Interview by Shannon Lawlor
Hidden Orchestra is the solo studio project of multi-instrumentalist and composer Joe Acheson, currently based in Brighton, UK. Hidden Orchestra’s live performances have featured an array of rotating musicians since the project’s formation in Edinburgh, Scotland. In a live setting, Acheson is usually joined on stage by Poppy Ackroyd (violin/piano) as well as drummers Jamie Graham and Tim Lane.
Although quite impossible to pin to one single tone, Hidden Orchestra’s sound could be best described as an astonishing stir of electronica, post-rock, IDM, dub, classical and jazz. Since 2010, the band have released various EPs, remixes and compilations, with three full-length albums issued via British label Tru Thoughts. Latest album Dawn Chorus, was released in June 2017, swimming in field-recordings, organic and natural compositions and processed noises – from birds, to weather, to water and onward.
We spoke with Joe Acheson of Hidden Orchestra on classical training and travelling abroad:
Hidden Orchestra has been known for extensive genre-bending in the past – personally, could you list some key influences on your own writing formula?
Like Johannes Brahms and Brian Eno, I believe that when you are creating something original, you are really re-packaging everything you’ve ever heard, and there might be something new about the way you are putting it together – but the more you know about what has come before, the more you have to work with.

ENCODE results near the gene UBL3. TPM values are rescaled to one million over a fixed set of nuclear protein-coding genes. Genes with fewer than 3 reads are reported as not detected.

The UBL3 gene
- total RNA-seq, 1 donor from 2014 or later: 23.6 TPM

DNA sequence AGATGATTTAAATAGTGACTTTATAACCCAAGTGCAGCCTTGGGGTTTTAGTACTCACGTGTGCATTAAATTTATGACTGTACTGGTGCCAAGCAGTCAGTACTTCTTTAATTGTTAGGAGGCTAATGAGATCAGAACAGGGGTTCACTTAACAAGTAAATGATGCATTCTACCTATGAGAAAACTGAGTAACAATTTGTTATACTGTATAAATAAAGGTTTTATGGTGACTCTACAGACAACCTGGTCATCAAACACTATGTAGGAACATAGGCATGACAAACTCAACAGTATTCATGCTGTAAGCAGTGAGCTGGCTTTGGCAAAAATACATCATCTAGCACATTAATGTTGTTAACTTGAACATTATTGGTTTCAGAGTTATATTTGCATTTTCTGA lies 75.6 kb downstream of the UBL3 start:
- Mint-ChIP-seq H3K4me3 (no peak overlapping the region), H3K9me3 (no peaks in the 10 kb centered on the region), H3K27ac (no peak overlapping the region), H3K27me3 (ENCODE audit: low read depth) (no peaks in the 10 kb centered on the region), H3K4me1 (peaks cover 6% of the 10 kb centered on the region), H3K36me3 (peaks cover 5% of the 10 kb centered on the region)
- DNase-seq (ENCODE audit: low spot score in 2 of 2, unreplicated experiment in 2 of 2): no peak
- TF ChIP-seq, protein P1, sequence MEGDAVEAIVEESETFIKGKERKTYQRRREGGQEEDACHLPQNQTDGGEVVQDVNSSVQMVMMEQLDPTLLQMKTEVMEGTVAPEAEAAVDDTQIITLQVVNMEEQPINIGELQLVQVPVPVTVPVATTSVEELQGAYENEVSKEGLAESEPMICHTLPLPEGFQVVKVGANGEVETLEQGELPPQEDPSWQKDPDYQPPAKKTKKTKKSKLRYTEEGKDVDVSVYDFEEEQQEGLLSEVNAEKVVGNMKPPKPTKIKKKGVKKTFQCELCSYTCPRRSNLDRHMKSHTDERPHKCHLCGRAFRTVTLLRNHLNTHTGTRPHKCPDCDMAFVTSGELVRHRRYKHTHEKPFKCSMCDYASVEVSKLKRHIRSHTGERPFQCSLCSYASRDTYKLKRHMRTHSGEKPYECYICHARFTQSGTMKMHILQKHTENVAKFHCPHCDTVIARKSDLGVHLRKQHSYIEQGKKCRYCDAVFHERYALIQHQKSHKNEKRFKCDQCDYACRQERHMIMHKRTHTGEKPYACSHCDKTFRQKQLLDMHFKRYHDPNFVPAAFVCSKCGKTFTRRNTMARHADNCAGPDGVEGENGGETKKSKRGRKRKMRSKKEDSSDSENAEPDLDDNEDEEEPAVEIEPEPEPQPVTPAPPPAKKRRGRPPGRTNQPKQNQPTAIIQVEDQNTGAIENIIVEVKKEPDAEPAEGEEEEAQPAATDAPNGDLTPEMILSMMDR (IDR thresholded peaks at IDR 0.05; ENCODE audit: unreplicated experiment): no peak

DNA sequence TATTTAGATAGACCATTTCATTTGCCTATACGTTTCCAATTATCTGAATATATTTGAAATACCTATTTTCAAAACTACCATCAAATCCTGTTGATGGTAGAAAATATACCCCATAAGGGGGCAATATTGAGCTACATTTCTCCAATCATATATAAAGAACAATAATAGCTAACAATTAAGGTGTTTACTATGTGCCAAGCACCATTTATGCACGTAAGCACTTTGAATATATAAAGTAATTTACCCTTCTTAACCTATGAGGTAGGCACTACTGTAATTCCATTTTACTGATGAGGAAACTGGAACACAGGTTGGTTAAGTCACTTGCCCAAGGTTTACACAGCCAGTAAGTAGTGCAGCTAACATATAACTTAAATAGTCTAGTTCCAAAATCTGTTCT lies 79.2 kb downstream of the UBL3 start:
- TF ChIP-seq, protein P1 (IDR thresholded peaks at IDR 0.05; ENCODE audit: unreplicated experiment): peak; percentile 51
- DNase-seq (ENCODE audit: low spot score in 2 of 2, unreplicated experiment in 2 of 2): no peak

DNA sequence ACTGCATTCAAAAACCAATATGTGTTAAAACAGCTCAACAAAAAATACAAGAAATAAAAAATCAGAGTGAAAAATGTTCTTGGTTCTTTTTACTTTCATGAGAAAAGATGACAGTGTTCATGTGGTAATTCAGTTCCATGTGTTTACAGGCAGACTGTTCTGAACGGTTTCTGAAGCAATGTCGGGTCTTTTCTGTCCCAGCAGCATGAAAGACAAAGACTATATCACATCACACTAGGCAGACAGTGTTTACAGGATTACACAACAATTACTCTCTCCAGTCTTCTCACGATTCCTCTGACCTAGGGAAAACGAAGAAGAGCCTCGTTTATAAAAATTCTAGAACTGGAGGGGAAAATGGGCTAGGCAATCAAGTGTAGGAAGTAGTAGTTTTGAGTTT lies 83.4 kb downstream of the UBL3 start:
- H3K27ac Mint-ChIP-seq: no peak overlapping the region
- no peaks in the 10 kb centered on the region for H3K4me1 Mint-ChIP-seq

Part of the Hidden Orchestra formula has always been the idea of making electronic music by acoustic means – using only acoustics drums and instruments, and natural sounds – waterfalls and cellos instead of synthesizers and drum machines. Same with the genres – writing Classical music, but using the templates and structures of songwriting and beat production – verse/chorus/middle eight/breakdown/buildup/drop…
I started composing Classical music at a young age – my mother was a pianist, so I heard a lot of Debussy, Schubert and Albeniz, and I trained as a chorister – but there was rarely contemporary music of any kind playing at home. Choral music played a big part in shaping my appreciation for structured harmonies, clean and simple textures, calculated dissonance, and soaring melodic lines designed to bounce around enormous echoing acoustics.
At school I discovered more kinds of music, joining bands and messing around with music production software, whilst still playing in orchestras and singing in choirs.
When I first heard hip hop, I had never heard of sampling, I didn’t know much classic funk and jazz, and I assumed that the artists were writing, arranging and recording all of the parts themselves.
I later gained an appreciation for the art of sampling, through DJing and producing my own instrumentals, but this naive misapprehension ended up being an important part of my writing formula.
When I first created the Hidden Orchestra project, I was playing bass in a dubby drum and bass band, and felt the urge to write music of my own, for myself, containing all the different kinds of music I was into.